|Eligible Recipients||Income Assistance (1)||Income Assistance SDPMII (2)||Assisted Living (3)-(4)||Assisted Living Disabilities Initiative (5)||National Child Benefit Reinvestment|
|Chiefs and Councils of First Nation bands recognized by the Minister of Aboriginal Affairs and Northern Development Canada||G
|Tribal councils (6)||G
|Aboriginal communities and organizations||G
|Municipal governments or agencies||G
|Private business, organizations or agencies||G
|Volunteer, not-for-profit, or non-governmental organizations||G
|Table notes are found in Annex A.|
Client / Beneficiary Eligibility Criteria
|Eligible Clients / Beneficiaries||Income Assistance (1)||Assisted Living (2)||Assisted Living Disabilities Initiative||National Child Benefit Reinvestment (3)|
|Individual who is "ordinarily resident on reserve" (4)||G
|Student who is "ordinarily resident on reserve" (5)||G
|Child in care (6)||G
|Child in joint / shared custody (7)||C|
|Table notes are found in Annex B.|
Where required, DIAND may provide Income Assistance and Assisted Living grant funding directly to individuals who qualify to receive payment, according to the client eligibility criteria for program funding set out below.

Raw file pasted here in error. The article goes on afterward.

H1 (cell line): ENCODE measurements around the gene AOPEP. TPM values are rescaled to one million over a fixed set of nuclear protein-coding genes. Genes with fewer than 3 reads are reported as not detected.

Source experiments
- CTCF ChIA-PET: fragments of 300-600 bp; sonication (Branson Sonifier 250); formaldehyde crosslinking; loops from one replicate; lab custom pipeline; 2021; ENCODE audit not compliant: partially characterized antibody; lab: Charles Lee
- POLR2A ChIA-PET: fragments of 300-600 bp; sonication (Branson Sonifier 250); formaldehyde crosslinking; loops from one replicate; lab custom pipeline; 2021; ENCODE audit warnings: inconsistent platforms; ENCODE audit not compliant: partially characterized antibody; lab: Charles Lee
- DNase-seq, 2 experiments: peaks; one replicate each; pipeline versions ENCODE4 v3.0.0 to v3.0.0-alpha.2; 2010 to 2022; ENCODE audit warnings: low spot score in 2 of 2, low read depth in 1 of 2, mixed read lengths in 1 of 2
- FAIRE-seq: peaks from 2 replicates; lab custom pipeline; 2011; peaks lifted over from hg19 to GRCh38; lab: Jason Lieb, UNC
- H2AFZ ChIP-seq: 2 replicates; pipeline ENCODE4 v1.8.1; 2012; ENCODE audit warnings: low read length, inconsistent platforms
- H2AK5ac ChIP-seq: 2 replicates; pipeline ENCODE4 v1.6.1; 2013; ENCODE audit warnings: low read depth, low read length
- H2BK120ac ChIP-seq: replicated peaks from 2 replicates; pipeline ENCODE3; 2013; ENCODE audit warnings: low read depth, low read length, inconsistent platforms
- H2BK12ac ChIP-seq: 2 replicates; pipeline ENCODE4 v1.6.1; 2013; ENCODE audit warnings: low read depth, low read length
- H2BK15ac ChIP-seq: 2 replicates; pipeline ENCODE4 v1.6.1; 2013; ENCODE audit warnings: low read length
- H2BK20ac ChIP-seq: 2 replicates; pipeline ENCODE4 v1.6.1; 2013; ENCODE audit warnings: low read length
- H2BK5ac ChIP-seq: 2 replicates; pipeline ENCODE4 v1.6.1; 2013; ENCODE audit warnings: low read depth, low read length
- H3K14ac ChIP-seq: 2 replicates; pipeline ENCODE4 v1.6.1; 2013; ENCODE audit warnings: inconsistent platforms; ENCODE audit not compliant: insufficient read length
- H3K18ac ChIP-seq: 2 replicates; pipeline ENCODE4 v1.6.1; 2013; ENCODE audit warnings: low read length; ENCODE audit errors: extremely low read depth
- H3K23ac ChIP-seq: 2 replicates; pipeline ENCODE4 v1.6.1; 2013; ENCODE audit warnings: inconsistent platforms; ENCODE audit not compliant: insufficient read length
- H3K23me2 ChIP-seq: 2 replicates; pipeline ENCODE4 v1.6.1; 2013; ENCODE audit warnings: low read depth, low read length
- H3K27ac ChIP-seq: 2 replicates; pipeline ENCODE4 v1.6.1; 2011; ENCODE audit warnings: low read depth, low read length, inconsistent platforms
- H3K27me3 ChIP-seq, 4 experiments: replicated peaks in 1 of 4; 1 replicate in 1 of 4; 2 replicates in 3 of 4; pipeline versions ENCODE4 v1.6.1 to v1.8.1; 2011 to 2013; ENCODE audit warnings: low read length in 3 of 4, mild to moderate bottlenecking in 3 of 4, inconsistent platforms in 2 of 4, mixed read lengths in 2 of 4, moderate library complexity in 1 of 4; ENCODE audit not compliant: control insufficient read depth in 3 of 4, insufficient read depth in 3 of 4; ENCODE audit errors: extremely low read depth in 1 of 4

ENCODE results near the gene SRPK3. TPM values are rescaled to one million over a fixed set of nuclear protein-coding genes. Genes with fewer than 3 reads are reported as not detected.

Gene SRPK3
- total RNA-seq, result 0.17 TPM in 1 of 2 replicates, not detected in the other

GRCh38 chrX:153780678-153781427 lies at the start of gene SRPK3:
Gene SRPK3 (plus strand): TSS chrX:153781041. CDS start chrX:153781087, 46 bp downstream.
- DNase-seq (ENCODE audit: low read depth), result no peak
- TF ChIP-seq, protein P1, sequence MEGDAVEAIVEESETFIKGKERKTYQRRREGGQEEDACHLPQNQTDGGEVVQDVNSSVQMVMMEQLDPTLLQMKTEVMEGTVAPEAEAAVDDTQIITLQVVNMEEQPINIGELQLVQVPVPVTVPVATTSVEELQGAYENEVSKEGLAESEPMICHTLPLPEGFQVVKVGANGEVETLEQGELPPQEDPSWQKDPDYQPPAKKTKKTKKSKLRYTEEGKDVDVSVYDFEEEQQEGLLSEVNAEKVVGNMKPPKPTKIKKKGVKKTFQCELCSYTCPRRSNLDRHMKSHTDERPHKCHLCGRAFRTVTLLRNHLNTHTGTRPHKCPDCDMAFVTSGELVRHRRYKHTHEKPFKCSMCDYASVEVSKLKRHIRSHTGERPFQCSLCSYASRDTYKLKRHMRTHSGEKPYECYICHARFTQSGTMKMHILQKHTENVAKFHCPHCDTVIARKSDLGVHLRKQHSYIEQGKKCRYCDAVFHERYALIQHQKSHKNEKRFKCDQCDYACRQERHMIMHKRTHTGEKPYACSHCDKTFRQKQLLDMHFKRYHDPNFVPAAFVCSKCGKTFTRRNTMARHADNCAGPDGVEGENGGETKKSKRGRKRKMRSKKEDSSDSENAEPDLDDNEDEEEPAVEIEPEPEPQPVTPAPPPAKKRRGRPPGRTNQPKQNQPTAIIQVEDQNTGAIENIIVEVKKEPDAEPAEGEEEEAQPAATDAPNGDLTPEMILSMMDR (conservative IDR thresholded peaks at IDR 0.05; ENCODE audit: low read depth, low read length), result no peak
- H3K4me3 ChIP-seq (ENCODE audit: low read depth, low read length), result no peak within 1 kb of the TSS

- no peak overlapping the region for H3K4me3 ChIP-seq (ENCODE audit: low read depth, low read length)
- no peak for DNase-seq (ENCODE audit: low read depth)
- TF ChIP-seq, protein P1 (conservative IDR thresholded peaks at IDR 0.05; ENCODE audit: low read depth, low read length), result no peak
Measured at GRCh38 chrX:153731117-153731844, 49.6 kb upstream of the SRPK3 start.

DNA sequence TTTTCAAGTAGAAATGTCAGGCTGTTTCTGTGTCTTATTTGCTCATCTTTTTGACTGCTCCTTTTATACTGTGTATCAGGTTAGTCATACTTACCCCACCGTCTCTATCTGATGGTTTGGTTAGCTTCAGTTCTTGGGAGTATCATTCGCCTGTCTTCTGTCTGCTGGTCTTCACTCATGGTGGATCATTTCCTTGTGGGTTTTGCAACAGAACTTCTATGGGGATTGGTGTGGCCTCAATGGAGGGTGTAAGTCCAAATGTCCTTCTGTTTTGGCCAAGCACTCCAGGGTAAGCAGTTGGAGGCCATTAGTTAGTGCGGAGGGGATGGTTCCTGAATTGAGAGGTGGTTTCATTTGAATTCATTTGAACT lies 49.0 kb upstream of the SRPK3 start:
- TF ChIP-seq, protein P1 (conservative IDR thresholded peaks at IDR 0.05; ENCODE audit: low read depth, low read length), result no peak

Eligible Initiatives and Projects
- Basic and special needs;
- Employment and pre-employment activities; and
- Projects to improve the efficiency and effectiveness of program design, implementation and reporting (Social Development Program Management Infrastructure Initiative).
- In-home care;
- Adult foster care; and
- Institutional care services; and
- Projects to improve the coordination and accessibility of existing disability programs and services (Disabilities Initiative).
National Child Benefit Reinvestment:
- Must be community-based and target a reduction in the incidence, depth, and effects of child poverty in a manner consistent with the objectives of the National Child Benefit initiative.
5. Type and Nature of Eligible Expenditures
|Eligible Expenditures||Income Assistance||Income Assistance SDPMII||Assisted Living||Assisted Living Disabilities Initiative||National Child Benefit Reinvestment|
|Basic and Special Needs (1)||G
|Employment and Pre-Employment costs (2)||G
|Employment and pre-employment financial assistance (3)||G
|Service Delivery and Administrative costs (4)||G
|In-Home Care (5)||G
|Adult Foster and Institutional Care (6)||G
|Public Education and Awareness Activities (7)||C|